Sleeping With the Entity, Cat Devon. Daniella just wants to open a cupcake shop; is that so wrong? Nick, the head of the local entitybusiness association, doesn’t want Daniella or her cupcakes anywhere near his neighborhood, which actually serves as headquarters for Nick’s vampire clan. Somehow immune to Nick’s mind control techniques, Daniella barrels on ahead with her business plan anyway, which leads to peril for her, exasperation for Nick, and plenty of sexual tension smoldering between them both. Devon’s paranormal romance is as fluffy and luscious as buttercream frosting, and once you’ve savored it, continuing on to The Entity Within will be a piece of cake.

hexHex and the Single Girl, Valerie Frankel. Unlike Devon’s novel, which is slightly silly and mostly steamy, Frankel’s tale of a matchmaking witch is a full-out wacky romp. Emma has used her psychic gifts to hook up countless happy couples, but despairs of ever finding a love of her own. Enter William, a wealthy software developer, who finds Emma utterly fascinating. Too bad Emma’s trying to fix William up with one of her clients…especially since she finds him pretty interesting, too. Replete with bad puns and composed of a cast of colorful New Yorkers (magical and otherwise), this is a screwball romantic comedy that will scramble your brain in egg-actly the way a summer read should.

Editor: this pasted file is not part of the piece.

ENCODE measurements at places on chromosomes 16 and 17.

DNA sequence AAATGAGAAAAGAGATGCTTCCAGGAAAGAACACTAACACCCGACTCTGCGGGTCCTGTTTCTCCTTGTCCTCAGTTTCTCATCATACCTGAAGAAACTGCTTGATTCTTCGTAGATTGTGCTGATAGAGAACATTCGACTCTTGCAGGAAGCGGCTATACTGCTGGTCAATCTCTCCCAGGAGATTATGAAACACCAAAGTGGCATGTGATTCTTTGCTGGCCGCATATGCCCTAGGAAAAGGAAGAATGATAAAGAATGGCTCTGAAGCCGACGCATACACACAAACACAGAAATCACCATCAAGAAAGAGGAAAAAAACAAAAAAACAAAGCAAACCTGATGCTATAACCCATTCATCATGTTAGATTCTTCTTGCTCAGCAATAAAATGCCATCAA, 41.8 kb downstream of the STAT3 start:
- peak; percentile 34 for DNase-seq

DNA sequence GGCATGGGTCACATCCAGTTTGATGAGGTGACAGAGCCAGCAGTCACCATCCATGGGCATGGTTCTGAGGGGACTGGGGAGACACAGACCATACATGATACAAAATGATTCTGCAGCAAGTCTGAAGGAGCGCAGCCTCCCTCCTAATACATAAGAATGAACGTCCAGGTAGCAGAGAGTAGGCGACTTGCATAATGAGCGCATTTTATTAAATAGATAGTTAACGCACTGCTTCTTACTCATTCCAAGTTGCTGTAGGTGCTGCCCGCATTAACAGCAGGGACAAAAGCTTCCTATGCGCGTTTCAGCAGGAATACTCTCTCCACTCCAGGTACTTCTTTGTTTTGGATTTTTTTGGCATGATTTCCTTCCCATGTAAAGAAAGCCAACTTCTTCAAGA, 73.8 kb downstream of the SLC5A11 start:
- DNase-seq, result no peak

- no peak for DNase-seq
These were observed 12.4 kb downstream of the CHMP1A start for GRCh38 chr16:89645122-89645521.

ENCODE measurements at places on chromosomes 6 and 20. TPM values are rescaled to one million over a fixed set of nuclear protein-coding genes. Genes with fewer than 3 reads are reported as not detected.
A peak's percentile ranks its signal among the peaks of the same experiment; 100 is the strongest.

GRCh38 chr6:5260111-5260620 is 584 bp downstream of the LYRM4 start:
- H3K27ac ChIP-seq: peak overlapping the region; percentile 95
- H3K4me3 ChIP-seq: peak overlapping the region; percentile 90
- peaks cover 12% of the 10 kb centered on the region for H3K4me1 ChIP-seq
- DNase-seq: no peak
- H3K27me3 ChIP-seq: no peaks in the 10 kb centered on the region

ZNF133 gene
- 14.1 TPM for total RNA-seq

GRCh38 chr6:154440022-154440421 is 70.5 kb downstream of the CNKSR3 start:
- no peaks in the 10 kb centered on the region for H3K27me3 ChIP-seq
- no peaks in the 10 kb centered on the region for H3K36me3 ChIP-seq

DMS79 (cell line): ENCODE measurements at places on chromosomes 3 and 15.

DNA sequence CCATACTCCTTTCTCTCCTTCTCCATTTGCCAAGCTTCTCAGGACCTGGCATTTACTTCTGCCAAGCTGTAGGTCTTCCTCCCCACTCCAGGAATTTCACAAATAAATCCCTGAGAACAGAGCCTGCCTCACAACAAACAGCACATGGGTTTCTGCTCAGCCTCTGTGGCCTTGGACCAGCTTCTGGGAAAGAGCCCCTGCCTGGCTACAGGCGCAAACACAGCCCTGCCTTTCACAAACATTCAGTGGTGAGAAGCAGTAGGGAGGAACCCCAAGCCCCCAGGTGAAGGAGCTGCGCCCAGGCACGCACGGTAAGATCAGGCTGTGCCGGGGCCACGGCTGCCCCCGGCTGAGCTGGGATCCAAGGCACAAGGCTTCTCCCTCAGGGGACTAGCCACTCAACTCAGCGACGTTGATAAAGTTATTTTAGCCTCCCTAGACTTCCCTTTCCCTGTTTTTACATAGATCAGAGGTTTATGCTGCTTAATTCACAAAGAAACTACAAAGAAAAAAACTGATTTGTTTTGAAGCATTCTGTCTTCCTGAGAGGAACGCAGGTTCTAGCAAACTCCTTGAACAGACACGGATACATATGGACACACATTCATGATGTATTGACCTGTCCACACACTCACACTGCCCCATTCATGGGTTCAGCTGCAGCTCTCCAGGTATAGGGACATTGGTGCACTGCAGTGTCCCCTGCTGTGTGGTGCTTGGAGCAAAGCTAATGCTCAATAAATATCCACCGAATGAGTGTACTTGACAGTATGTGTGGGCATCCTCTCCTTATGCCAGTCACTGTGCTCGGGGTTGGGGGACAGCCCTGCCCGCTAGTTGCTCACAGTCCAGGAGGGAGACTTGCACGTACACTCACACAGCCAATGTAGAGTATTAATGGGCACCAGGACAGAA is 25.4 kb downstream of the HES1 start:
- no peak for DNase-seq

Too Many Crooks Spoil the Broth, Tamar Myers. Tart-tongued Magdalena Yoder and her sister Susannah converted their family farm into a crooksbed and breakfast after their parents died. Now the Mennonite siblings, with the help of some of their Amish friends and neighbors, run the PennDutch Inn, a popular stop for folks touring Pennsylvania Dutch territory. The only thing is, there’s a corpse on the bed, and it’s ruining Magdalena’s quilt, and this simply will not do. Add in a shady politician on vacation, a pack of vegetarians who are driving Magdalena’s cook crazy, and enough food descriptions to give George R.R. Martin a run for his money, and you have a nice cozy-folksy mystery–part of a series!–that also contains recipes (the broiled bananas dessert looks particularly ap-peel-ing).